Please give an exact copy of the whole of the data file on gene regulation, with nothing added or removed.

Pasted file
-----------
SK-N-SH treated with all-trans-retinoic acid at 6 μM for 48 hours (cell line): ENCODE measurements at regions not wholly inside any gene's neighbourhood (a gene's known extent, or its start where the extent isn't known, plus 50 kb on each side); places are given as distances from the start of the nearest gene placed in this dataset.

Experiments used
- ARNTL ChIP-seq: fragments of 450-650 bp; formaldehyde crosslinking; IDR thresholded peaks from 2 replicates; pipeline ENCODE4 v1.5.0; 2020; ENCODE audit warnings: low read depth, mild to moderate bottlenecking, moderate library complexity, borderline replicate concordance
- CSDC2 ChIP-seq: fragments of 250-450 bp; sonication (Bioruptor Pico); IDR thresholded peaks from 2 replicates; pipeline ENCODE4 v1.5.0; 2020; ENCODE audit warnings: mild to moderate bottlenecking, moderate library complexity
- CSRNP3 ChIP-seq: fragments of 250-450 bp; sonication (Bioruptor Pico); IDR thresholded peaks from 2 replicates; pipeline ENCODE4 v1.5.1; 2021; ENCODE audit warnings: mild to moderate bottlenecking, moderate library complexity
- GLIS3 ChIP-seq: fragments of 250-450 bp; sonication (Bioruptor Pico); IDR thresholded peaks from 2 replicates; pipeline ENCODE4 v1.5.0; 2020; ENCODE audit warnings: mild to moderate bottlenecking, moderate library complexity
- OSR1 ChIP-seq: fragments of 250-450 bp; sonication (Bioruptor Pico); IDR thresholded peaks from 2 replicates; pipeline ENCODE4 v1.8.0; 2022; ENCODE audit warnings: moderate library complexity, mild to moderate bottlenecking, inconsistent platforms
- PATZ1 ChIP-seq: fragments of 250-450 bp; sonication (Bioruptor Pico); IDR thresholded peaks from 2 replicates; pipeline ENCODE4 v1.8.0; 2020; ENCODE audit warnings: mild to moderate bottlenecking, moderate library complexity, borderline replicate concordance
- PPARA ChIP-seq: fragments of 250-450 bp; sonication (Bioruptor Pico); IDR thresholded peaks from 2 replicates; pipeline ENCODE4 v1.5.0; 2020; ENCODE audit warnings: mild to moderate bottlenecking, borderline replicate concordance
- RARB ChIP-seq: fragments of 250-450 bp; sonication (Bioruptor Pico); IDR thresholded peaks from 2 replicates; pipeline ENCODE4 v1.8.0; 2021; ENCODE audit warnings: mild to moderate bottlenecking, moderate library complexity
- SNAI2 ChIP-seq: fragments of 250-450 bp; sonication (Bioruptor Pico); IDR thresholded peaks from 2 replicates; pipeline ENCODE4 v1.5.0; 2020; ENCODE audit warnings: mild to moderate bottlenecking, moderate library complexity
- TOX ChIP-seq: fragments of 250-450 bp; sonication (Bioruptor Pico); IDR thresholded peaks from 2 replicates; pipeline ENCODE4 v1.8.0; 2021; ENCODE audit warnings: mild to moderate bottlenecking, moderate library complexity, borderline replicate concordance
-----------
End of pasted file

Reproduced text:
SK-N-SH treated with all-trans-retinoic acid at 6 μM for 48 hours (cell line): ENCODE measurements at regions not wholly inside any gene's neighbourhood (a gene's known extent, or its start where the extent isn't known, plus 50 kb on each side); places are given as distances from the start of the nearest gene placed in this dataset.

Experiments used
- ARNTL ChIP-seq: fragments of 450-650 bp; formaldehyde crosslinking; IDR thresholded peaks from 2 replicates; pipeline ENCODE4 v1.5.0; 2020; ENCODE audit warnings: low read depth, mild to moderate bottlenecking, moderate library complexity, borderline replicate concordance
- CSDC2 ChIP-seq: fragments of 250-450 bp; sonication (Bioruptor Pico); IDR thresholded peaks from 2 replicates; pipeline ENCODE4 v1.5.0; 2020; ENCODE audit warnings: mild to moderate bottlenecking, moderate library complexity
- CSRNP3 ChIP-seq: fragments of 250-450 bp; sonication (Bioruptor Pico); IDR thresholded peaks from 2 replicates; pipeline ENCODE4 v1.5.1; 2021; ENCODE audit warnings: mild to moderate bottlenecking, moderate library complexity
- GLIS3 ChIP-seq: fragments of 250-450 bp; sonication (Bioruptor Pico); IDR thresholded peaks from 2 replicates; pipeline ENCODE4 v1.5.0; 2020; ENCODE audit warnings: mild to moderate bottlenecking, moderate library complexity
- OSR1 ChIP-seq: fragments of 250-450 bp; sonication (Bioruptor Pico); IDR thresholded peaks from 2 replicates; pipeline ENCODE4 v1.8.0; 2022; ENCODE audit warnings: moderate library complexity, mild to moderate bottlenecking, inconsistent platforms
- PATZ1 ChIP-seq: fragments of 250-450 bp; sonication (Bioruptor Pico); IDR thresholded peaks from 2 replicates; pipeline ENCODE4 v1.8.0; 2020; ENCODE audit warnings: mild to moderate bottlenecking, moderate library complexity, borderline replicate concordance
- PPARA ChIP-seq: fragments of 250-450 bp; sonication (Bioruptor Pico); IDR thresholded peaks from 2 replicates; pipeline ENCODE4 v1.5.0; 2020; ENCODE audit warnings: mild to moderate bottlenecking, borderline replicate concordance
- RARB ChIP-seq: fragments of 250-450 bp; sonication (Bioruptor Pico); IDR thresholded peaks from 2 replicates; pipeline ENCODE4 v1.8.0; 2021; ENCODE audit warnings: mild to moderate bottlenecking, moderate library complexity
- SNAI2 ChIP-seq: fragments of 250-450 bp; sonication (Bioruptor Pico); IDR thresholded peaks from 2 replicates; pipeline ENCODE4 v1.5.0; 2020; ENCODE audit warnings: mild to moderate bottlenecking, moderate library complexity
- TOX ChIP-seq: fragments of 250-450 bp; sonication (Bioruptor Pico); IDR thresholded peaks from 2 replicates; pipeline ENCODE4 v1.8.0; 2021; ENCODE audit warnings: mild to moderate bottlenecking, moderate library complexity, borderline replicate concordance